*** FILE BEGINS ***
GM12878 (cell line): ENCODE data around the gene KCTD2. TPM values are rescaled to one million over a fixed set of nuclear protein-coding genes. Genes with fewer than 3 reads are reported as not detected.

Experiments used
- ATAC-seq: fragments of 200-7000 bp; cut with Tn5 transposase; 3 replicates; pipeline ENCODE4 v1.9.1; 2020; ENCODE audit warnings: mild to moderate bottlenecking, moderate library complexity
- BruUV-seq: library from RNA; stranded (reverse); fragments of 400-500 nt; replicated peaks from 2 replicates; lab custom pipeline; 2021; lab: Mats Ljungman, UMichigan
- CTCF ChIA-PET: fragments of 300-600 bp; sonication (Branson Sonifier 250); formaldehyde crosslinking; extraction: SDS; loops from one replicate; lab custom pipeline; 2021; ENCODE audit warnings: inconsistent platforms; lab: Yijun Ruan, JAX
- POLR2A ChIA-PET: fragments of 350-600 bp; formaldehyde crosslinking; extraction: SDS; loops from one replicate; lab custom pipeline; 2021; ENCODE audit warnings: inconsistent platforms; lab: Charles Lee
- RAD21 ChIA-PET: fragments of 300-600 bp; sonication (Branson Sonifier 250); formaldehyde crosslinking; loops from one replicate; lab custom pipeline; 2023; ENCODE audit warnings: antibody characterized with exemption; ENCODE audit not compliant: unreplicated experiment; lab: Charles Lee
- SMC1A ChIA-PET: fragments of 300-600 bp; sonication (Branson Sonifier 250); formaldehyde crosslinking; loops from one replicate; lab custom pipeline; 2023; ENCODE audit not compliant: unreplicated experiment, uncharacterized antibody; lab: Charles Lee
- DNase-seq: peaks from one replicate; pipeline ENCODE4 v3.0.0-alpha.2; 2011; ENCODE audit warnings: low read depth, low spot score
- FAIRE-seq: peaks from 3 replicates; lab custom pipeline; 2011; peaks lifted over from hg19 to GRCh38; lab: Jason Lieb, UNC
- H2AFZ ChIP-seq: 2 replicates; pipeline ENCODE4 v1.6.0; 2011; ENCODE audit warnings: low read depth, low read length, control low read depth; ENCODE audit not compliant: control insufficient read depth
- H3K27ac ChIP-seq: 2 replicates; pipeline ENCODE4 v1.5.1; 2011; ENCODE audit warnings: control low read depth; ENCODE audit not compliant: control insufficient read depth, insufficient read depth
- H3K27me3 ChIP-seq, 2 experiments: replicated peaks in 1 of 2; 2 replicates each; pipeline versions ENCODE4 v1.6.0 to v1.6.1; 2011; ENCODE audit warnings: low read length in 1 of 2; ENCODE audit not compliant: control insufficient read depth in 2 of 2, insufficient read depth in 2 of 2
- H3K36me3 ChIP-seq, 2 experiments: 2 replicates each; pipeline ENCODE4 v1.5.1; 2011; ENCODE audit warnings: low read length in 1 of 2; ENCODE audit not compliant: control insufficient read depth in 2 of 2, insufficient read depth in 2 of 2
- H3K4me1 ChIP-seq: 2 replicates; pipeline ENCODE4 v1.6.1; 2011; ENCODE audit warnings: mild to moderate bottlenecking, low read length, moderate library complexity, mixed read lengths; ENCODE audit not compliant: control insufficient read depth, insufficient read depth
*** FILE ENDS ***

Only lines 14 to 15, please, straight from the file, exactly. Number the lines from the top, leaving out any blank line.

- H3K36me3 ChIP-seq, 2 experiments: 2 replicates each; pipeline ENCODE4 v1.5.1; 2011; ENCODE audit warnings: low read length in 1 of 2; ENCODE audit not compliant: control insufficient read depth in 2 of 2, insufficient read depth in 2 of 2
- H3K4me1 ChIP-seq: 2 replicates; pipeline ENCODE4 v1.6.1; 2011; ENCODE audit warnings: mild to moderate bottlenecking, low read length, moderate library complexity, mixed read lengths; ENCODE audit not compliant: control insufficient read depth, insufficient read depth